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Short Article - Neuropsychiatry (2018) Volume 8, Issue 1

Characterization of Intrinsic Optical Signal during Spreading Depolarization

Corresponding Author:
Jianping Lv
Department of Neurosurgery, Guangzhou First People’s Hospital, Guangzhou Medical University, Panfu Road No.1, 510180 Guangzhou, China
Tel: +86-20-81048204
Fax: +86-20-81048304



Spreading depolarization (SD) is a transient wave of near-complete neuronal and glial depolarization related to massive transmembrane ionic and water shifts. It spreads slowly at a rate of millimeters per minute in the central nervous system. Although mechanisms of SD initiation and propagation are still debate, abundant experimental and clinical evidence has demonstrated that SD emerges as the mechanism of migraine aura and secondary brain injury after subarachnoid hemorrhage, traumatic brain injury, and ischemic stroke. Therefore, it is essential to detect SD in animals and human with appropriate methods. Optical imaging of intrinsic signals (OIS) is a functional brain imaging technique with high spatial-temporal resolution and it is suitable for studying SD. In OIS, information about changes in cell swelling, cerebral blood volume, and oxygenated and deoxygenated hemoglobin following SD can be acquired. Moreover, OIS provides information in spatial and temporal patterns of SD. In this article, we will review studies in which OIS is used to record SD and summarize the characteristics of OIS responses to SD. Moreover, challenges for OIS will be discussed.


Optical imaging of intrinsic signal, Optical profile, Spatial-temporal pattern, Spreading depolarization


Spreading depolarization (SD), discovered by Leao in 1944, is a slowly propagating wave of rapid, near-complete depolarization of neuron and glial cells in central nervous system [1]. This spreading wave can silence brain electrical activity for several minutes (spreading depression). It usually spreads at a velocity of 2-5 mm/min and resolves after 5 to 15 minutes. SD is characterized by the dramatic imbalance of ion hemostasis and profound disruption of ion gradients between intra- and extracellular spaces. It is accompanied by a rapid increase in [K+]e to 30–60 mM, a rapid decrease in [Na+]e and [Cl]e to 50–70 mM and in [Ca2+]e to 0.2–0.8 mM [2]. The influx of Ca2+ leads to release of many excitotoxic neurotransmitters, such as glutamate, aspartate, glycine within the depolarized tissue. The imbalance of ion hemostasis favors the osmotic movement of water causing the neuron swell and dendrites distort. For restoration of ion gradients and recycling of neurotransmitters, Na+-K+-ATPase and other ATP dependent pumps are activated, leading to stimulation of ATP consumption. The changes in high-energy phosphates are accompanied by oxygen and glucose consumption. To insure brain’s supply of oxygen and glucose, the cerebral blood flow (CBF) increases (spreading hyperemia) by ~100% to 200%. The hyperemia usually lasts up to 3 min and gives way to persistent (one hour or longer) flow reduction of 10% to 40% (spreading oligemia) because of cortical arteriolar constriction [3]. However, in pathological states, such as reduced perfusion pressure and ischemia, SD may trigger spreading ischemia instead of spreading hyperemia due to an inverse neurovascular response. In such cases, severe arteriolar spasm instead of vasodilatation is coupled to the depolarization phase of SD. SD-induced spreading ischemia is so severe that it dramatically delays the energy-dependent recovery of SD and even leads to widespread necrosis of cortical neurons and astrocytes [4]. Experimental and clinical data has demonstrated that SD occurs abundantly after aneurysmal subarachnoid hemorrhage, intracerebral hemorrhage, traumatic brain injury, malignant hemispheric stroke, and epilepsy and plays an important role in secondary brain injury [5-8]. Moreover, SD is the pathophysiological substrate of migraine aura and a trigger for headache [9].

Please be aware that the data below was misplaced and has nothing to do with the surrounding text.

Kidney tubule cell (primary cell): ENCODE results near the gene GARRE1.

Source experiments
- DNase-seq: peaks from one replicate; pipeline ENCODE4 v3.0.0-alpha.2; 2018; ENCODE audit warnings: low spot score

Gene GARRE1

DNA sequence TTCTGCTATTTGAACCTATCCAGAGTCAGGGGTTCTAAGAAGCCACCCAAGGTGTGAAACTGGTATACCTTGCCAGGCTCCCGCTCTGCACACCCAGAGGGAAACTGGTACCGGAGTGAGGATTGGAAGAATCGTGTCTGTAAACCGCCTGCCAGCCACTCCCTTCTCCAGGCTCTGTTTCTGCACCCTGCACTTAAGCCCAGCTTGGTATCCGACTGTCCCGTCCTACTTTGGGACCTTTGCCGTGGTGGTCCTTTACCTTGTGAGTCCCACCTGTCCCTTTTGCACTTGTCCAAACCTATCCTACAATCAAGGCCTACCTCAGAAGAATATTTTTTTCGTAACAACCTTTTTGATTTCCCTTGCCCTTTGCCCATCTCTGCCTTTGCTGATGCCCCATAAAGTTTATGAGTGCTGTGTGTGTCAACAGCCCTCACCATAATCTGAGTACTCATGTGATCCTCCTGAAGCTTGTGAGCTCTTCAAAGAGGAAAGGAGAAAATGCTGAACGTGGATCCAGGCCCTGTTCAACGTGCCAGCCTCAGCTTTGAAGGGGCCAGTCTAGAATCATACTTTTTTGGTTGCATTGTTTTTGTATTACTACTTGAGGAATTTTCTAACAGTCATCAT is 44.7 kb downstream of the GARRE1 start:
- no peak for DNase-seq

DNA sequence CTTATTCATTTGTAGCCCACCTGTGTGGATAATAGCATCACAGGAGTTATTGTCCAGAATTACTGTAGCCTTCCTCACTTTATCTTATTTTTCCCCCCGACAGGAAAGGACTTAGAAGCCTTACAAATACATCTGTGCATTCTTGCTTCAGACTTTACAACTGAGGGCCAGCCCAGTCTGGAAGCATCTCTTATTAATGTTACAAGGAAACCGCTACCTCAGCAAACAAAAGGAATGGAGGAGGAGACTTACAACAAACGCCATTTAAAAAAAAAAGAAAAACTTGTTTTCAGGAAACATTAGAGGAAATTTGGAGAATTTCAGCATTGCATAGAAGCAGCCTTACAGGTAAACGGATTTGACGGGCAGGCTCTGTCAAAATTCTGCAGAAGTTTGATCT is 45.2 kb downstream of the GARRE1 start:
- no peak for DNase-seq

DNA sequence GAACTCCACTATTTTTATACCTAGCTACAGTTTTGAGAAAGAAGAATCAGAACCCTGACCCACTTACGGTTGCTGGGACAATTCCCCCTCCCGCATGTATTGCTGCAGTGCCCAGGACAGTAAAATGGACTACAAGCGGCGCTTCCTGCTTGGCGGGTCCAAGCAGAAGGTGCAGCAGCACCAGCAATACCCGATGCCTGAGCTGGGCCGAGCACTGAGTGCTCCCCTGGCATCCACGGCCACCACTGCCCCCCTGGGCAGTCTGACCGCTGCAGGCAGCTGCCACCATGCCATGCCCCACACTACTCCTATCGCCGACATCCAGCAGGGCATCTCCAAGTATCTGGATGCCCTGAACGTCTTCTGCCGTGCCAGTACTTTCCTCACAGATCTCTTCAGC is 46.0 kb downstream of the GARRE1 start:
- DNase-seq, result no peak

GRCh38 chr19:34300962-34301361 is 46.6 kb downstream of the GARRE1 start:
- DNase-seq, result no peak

Several methods with good temporal or spatial resolution have been applied in SD studies. Electrocorticography (ECoG) and deep electrodes have been used for most of SD recording in animal and human brain [10-12]. They have excellent temporal resolution, but recordings are only made on special locations. Also, magnetic resonance imaging (MRI) is used to record SD in several studies [13,14]. MRI is capable of collecting three-dimensional spatial information at different timepoints, but spatial resolution is only millimeter. Optical imaging of intrinsic signals (OIS), measuring cortical reflectance changes, is a functional brain image technique with second temporal resolution and micron spatial resolution [15]. In vivo, optical changes are spatially related to neuronal activity and are owing to changes in light scattering, blood volume, and hemoglobin and cytochrome oxidation state. OIS is particularly appropriate for studying SD, because 1) a large-scale cerebral cortex can be studied simultaneously and numerous timepoints can be got over time as SD waves propagate; 2) OIS is able to provide information about propagating patterns of SD [16]; 3) OIS in multi-wavelength studies can correlate perfusion-related changes to electrophysiological changes of SD [17]; 4) it is important to identify the optical profile of SD, since OIS studies involving seizure, electrical stimulation, or mechanical perturbation of the cortex can inadvertently induce SD. In the past few years, OIS has been used to study SD in normal and pathological conditions [18]. In this review, we will discuss characteristics of SD in OIS.